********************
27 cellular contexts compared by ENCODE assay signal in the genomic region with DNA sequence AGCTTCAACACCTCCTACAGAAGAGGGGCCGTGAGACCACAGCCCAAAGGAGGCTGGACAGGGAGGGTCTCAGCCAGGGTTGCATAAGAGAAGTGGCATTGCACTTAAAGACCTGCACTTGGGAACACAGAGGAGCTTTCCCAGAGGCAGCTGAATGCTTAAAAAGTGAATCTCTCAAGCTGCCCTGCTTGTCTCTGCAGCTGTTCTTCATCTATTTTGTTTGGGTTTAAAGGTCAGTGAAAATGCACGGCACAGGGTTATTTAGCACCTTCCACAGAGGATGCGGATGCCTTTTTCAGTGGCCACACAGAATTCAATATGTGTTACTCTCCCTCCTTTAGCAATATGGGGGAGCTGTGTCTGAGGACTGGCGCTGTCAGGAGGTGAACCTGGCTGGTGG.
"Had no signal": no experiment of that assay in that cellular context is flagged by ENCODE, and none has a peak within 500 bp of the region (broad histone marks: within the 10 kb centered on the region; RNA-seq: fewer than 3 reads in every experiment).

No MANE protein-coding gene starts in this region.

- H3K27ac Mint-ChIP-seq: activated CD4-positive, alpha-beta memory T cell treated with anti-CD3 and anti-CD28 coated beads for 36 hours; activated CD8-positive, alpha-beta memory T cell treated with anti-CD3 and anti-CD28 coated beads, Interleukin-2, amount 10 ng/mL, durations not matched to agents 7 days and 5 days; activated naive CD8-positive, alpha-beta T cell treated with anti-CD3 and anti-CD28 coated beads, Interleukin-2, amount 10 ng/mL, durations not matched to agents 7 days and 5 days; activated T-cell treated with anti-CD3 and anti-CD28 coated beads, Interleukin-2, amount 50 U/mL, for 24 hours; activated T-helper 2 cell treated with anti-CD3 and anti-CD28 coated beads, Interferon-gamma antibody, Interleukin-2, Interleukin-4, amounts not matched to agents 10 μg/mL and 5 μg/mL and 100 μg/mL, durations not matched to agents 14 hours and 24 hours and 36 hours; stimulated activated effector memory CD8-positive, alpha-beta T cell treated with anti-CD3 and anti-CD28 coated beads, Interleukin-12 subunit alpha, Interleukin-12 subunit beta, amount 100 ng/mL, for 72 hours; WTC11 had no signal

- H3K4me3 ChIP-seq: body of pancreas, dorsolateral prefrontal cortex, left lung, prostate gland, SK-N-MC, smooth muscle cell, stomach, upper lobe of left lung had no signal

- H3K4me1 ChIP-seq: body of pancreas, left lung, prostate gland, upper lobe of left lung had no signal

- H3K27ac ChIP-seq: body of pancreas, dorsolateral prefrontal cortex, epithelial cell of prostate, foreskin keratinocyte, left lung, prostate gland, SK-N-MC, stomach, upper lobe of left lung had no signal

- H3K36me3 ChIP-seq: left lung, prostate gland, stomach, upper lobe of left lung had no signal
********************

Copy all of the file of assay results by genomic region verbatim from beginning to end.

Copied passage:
27 cellular contexts compared by ENCODE assay signal in the genomic region with DNA sequence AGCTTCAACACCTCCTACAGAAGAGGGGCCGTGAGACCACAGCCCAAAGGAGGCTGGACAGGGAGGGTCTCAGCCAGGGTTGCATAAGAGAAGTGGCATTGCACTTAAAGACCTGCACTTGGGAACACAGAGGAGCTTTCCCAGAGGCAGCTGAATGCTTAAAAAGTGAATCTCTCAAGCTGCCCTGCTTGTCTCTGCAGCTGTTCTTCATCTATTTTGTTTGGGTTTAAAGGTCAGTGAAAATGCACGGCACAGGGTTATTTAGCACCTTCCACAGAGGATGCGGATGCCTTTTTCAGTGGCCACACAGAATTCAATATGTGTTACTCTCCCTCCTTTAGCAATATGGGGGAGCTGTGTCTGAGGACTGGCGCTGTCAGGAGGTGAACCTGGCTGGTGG.
"Had no signal": no experiment of that assay in that cellular context is flagged by ENCODE, and none has a peak within 500 bp of the region (broad histone marks: within the 10 kb centered on the region; RNA-seq: fewer than 3 reads in every experiment).

No MANE protein-coding gene starts in this region.

- H3K27ac Mint-ChIP-seq: activated CD4-positive, alpha-beta memory T cell treated with anti-CD3 and anti-CD28 coated beads for 36 hours; activated CD8-positive, alpha-beta memory T cell treated with anti-CD3 and anti-CD28 coated beads, Interleukin-2, amount 10 ng/mL, durations not matched to agents 7 days and 5 days; activated naive CD8-positive, alpha-beta T cell treated with anti-CD3 and anti-CD28 coated beads, Interleukin-2, amount 10 ng/mL, durations not matched to agents 7 days and 5 days; activated T-cell treated with anti-CD3 and anti-CD28 coated beads, Interleukin-2, amount 50 U/mL, for 24 hours; activated T-helper 2 cell treated with anti-CD3 and anti-CD28 coated beads, Interferon-gamma antibody, Interleukin-2, Interleukin-4, amounts not matched to agents 10 μg/mL and 5 μg/mL and 100 μg/mL, durations not matched to agents 14 hours and 24 hours and 36 hours; stimulated activated effector memory CD8-positive, alpha-beta T cell treated with anti-CD3 and anti-CD28 coated beads, Interleukin-12 subunit alpha, Interleukin-12 subunit beta, amount 100 ng/mL, for 72 hours; WTC11 had no signal

- H3K4me3 ChIP-seq: body of pancreas, dorsolateral prefrontal cortex, left lung, prostate gland, SK-N-MC, smooth muscle cell, stomach, upper lobe of left lung had no signal

- H3K4me1 ChIP-seq: body of pancreas, left lung, prostate gland, upper lobe of left lung had no signal

- H3K27ac ChIP-seq: body of pancreas, dorsolateral prefrontal cortex, epithelial cell of prostate, foreskin keratinocyte, left lung, prostate gland, SK-N-MC, stomach, upper lobe of left lung had no signal

- H3K36me3 ChIP-seq: left lung, prostate gland, stomach, upper lobe of left lung had no signal